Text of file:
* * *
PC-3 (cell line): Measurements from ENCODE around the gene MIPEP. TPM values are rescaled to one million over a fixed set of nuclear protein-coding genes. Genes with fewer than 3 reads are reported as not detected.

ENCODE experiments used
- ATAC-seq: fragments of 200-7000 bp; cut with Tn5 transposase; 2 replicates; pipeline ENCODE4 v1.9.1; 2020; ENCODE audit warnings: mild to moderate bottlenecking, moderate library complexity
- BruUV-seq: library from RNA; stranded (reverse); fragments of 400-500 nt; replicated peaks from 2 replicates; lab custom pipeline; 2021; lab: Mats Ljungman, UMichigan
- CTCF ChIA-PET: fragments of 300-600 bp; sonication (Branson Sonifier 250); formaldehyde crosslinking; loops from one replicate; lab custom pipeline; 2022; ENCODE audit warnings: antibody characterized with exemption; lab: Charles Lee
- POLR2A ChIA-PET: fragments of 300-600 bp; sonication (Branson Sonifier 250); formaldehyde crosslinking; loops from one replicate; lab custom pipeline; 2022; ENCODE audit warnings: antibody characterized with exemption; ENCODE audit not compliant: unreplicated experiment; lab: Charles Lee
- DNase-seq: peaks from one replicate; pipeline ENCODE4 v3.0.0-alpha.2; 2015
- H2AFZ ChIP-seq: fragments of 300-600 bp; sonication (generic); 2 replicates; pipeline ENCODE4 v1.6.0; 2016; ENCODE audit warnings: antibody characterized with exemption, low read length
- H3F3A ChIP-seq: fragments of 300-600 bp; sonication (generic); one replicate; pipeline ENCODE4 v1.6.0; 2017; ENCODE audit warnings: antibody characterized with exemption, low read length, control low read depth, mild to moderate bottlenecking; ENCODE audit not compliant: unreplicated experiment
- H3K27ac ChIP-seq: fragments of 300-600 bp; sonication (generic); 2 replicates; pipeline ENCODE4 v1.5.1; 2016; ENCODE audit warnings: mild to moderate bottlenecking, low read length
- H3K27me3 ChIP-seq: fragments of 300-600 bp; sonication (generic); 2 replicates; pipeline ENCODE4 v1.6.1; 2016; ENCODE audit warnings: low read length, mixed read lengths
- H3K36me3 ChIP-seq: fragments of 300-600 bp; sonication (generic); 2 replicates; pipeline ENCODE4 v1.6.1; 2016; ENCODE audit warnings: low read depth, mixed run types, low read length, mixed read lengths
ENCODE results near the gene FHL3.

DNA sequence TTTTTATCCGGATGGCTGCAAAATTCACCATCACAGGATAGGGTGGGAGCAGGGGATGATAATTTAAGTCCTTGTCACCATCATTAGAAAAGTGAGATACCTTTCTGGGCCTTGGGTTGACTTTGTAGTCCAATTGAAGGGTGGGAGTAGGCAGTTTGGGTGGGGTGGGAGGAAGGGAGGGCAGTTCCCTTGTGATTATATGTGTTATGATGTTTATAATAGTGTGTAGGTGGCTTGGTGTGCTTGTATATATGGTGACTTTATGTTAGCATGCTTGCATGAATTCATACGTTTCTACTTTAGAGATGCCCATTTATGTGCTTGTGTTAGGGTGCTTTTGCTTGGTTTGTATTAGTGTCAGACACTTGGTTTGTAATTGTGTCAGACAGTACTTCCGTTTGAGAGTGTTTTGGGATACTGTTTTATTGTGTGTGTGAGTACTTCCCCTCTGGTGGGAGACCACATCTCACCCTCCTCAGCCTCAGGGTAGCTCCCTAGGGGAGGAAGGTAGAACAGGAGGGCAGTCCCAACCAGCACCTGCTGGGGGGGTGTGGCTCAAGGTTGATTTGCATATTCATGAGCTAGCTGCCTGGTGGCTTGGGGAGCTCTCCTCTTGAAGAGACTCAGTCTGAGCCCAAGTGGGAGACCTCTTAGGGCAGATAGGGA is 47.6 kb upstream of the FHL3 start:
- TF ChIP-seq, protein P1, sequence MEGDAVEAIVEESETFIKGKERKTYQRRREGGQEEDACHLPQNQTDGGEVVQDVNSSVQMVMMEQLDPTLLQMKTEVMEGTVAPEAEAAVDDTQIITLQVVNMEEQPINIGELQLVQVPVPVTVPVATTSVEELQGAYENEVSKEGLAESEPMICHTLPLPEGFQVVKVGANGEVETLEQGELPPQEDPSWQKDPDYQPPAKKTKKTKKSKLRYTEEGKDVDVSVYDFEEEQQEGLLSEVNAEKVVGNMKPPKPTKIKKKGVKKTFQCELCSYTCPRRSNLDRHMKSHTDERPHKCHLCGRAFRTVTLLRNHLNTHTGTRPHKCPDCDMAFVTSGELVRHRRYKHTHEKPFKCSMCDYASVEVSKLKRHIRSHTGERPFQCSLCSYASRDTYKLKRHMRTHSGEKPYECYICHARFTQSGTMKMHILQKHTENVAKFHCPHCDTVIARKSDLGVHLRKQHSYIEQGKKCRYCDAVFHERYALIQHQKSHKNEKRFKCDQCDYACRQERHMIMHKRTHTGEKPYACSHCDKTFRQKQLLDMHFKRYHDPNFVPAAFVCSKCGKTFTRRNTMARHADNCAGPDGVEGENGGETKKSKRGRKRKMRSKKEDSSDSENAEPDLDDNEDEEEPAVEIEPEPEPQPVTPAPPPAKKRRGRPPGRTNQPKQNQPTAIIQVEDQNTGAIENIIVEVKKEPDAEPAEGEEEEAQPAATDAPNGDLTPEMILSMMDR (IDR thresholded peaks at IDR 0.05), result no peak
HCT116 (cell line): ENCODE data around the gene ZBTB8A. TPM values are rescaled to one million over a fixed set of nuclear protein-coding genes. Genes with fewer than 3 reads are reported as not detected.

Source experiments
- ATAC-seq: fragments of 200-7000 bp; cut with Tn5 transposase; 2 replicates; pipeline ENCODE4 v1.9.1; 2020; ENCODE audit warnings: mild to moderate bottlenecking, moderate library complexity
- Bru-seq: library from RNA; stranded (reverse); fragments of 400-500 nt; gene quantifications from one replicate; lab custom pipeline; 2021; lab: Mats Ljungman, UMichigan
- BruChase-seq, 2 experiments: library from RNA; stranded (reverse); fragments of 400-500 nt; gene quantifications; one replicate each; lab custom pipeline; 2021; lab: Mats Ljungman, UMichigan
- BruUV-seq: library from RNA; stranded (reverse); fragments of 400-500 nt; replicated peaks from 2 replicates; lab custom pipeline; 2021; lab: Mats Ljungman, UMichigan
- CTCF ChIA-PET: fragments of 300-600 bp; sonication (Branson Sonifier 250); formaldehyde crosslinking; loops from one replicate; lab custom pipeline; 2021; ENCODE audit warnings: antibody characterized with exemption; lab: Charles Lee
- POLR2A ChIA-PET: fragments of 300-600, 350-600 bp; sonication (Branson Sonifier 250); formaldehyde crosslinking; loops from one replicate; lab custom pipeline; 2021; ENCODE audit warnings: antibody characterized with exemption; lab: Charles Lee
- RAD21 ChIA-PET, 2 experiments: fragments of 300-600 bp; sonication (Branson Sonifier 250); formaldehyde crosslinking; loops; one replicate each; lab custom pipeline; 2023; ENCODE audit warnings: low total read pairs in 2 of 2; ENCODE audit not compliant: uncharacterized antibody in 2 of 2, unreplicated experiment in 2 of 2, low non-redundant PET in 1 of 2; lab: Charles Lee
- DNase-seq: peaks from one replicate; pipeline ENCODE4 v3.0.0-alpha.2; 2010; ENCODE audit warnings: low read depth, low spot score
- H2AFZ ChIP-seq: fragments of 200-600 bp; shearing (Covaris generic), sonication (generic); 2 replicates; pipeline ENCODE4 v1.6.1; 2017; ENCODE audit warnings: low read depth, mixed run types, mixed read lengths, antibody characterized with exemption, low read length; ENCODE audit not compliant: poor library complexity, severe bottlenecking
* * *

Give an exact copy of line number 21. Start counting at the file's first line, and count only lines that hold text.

- BruUV-seq: library from RNA; stranded (reverse); fragments of 400-500 nt; replicated peaks from 2 replicates; lab custom pipeline; 2021; lab: Mats Ljungman, UMichigan